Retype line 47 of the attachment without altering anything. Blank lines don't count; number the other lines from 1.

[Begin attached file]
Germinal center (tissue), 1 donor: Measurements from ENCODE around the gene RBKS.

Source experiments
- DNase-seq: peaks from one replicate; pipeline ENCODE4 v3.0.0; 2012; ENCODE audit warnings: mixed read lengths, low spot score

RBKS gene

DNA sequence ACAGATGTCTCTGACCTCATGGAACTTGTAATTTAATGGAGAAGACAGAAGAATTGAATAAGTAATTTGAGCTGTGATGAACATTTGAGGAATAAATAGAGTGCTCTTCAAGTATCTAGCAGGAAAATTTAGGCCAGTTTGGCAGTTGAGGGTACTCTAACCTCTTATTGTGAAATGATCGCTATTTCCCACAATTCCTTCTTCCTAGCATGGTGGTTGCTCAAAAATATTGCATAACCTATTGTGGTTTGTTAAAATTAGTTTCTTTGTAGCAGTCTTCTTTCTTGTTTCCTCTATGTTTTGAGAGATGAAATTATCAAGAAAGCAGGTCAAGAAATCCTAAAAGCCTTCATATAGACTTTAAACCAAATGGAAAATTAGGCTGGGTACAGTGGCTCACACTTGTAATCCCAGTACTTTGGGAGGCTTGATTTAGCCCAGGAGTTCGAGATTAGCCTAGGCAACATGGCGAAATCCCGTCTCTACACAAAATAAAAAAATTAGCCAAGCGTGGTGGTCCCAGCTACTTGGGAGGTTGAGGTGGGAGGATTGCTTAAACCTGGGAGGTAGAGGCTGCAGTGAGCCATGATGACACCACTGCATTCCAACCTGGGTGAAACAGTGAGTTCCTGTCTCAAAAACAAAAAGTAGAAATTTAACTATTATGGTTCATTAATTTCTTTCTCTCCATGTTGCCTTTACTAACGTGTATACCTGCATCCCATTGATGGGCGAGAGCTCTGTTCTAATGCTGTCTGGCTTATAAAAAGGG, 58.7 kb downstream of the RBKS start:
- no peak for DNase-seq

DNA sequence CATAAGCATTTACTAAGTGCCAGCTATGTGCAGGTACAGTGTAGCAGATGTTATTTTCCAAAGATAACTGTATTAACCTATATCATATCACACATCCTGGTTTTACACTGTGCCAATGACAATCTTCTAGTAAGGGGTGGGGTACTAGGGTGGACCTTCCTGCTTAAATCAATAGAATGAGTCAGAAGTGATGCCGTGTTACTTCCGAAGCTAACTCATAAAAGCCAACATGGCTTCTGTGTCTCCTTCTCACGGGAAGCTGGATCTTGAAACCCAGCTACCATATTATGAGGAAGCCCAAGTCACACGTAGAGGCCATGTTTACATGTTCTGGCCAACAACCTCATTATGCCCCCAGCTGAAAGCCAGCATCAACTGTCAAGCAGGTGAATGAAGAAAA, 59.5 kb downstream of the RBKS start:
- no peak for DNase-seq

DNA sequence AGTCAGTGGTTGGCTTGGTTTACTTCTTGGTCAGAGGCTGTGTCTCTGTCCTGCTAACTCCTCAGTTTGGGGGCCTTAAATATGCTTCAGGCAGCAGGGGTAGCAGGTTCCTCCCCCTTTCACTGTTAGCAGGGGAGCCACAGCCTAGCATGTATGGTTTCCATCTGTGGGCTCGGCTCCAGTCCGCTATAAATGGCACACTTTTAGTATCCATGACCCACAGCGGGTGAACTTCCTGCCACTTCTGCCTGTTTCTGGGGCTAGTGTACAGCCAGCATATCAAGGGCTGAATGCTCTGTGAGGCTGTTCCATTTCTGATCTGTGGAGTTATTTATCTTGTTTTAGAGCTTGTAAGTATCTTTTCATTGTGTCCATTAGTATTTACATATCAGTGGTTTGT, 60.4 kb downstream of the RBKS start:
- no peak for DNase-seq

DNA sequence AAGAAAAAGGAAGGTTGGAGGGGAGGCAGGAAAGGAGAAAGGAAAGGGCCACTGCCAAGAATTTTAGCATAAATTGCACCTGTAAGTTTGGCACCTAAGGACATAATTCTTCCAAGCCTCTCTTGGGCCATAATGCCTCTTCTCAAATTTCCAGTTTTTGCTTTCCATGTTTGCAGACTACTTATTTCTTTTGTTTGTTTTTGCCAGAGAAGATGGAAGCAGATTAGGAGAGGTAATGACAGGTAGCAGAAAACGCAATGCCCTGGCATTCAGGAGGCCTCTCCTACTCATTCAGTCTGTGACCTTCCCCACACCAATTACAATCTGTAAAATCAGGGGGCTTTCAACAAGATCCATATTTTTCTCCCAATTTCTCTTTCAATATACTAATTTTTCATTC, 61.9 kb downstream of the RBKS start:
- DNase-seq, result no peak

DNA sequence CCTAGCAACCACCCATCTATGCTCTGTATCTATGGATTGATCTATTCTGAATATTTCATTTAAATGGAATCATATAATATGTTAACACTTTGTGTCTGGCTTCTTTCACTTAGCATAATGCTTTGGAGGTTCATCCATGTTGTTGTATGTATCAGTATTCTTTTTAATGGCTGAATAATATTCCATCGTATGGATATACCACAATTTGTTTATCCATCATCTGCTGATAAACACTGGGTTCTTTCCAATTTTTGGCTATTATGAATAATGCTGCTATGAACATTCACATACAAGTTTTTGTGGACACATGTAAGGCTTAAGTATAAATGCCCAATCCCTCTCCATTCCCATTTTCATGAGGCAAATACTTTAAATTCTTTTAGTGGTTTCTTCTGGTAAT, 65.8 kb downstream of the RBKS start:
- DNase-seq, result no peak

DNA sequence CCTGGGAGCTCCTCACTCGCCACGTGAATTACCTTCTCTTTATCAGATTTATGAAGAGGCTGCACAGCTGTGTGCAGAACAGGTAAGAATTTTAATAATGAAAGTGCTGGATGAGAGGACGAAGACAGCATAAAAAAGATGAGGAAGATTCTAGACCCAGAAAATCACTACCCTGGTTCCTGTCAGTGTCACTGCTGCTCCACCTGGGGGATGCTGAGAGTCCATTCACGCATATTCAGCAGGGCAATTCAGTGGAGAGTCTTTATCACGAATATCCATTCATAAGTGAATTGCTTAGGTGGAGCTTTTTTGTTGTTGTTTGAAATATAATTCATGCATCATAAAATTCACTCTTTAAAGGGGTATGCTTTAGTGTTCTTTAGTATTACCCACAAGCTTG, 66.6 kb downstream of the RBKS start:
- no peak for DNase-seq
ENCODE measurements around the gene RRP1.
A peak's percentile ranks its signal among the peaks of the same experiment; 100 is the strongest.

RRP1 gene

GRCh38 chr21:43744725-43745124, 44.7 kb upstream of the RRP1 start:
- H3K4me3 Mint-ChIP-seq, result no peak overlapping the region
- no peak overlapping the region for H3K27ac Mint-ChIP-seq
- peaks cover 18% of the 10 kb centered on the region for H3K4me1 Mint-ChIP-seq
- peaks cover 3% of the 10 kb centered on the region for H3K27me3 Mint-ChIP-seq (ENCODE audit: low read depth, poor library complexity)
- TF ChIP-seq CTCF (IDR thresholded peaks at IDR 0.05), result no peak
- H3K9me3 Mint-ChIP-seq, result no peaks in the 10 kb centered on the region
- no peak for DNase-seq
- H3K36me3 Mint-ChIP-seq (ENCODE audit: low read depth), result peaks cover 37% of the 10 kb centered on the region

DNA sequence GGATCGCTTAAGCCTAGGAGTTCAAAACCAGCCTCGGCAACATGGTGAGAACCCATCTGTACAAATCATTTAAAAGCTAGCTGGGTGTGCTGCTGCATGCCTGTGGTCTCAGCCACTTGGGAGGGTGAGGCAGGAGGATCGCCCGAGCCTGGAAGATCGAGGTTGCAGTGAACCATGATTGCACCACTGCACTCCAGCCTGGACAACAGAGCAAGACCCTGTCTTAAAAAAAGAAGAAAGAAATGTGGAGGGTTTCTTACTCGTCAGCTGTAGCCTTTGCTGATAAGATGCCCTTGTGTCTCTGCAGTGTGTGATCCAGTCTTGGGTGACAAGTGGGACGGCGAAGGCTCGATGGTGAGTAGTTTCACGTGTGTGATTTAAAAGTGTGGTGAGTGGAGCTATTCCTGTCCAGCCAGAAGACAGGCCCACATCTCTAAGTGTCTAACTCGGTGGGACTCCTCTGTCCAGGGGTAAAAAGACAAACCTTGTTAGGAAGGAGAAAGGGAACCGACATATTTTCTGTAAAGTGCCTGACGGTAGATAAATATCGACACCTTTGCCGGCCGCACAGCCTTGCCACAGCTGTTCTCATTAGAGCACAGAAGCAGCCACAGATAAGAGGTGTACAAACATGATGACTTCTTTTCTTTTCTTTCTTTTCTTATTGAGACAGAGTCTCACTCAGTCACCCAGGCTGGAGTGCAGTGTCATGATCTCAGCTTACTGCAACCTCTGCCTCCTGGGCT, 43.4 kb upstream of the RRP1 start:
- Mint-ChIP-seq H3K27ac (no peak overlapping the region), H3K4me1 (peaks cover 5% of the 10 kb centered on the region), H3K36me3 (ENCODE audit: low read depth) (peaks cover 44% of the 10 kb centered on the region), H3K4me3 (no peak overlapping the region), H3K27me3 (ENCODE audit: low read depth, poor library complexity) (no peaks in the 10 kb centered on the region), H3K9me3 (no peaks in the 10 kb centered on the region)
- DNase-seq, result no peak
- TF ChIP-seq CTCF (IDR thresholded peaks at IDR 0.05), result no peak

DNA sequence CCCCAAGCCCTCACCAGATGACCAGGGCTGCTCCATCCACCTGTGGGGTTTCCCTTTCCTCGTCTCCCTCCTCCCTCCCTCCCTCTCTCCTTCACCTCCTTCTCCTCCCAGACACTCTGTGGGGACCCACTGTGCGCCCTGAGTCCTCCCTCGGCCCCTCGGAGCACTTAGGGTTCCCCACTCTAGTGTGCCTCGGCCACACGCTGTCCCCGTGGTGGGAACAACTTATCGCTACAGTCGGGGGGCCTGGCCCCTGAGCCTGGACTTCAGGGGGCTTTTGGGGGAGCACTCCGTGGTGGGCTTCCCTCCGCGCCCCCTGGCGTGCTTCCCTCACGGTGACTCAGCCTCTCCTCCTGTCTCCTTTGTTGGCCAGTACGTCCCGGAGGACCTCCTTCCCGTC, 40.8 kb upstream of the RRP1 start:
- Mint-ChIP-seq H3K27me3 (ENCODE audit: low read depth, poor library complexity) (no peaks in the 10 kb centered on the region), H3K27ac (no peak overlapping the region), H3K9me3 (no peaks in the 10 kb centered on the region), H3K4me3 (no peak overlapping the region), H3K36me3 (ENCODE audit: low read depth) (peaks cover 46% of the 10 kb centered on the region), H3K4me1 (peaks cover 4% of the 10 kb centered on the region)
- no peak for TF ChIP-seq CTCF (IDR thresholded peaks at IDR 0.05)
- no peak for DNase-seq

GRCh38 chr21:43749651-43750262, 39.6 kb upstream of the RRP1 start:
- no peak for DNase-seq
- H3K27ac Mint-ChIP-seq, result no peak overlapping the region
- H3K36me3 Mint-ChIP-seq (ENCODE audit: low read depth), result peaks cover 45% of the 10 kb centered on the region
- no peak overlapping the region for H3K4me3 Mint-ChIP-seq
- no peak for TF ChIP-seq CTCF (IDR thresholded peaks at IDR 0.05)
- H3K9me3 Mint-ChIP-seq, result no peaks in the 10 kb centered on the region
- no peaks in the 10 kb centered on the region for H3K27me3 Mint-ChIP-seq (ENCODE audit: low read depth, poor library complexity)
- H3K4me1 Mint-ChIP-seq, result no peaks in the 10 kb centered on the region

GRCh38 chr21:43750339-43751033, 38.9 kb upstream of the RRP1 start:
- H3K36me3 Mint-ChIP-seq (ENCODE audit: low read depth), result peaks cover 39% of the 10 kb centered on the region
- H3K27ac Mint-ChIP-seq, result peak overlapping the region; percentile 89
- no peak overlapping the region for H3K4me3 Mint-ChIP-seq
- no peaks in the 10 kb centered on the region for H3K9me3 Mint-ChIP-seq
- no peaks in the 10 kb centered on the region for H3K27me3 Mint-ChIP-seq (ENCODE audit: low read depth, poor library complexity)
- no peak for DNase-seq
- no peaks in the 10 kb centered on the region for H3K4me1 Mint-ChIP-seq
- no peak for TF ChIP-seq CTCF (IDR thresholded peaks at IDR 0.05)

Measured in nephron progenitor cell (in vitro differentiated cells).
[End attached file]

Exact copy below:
- H3K36me3 Mint-ChIP-seq (ENCODE audit: low read depth), result peaks cover 39% of the 10 kb centered on the region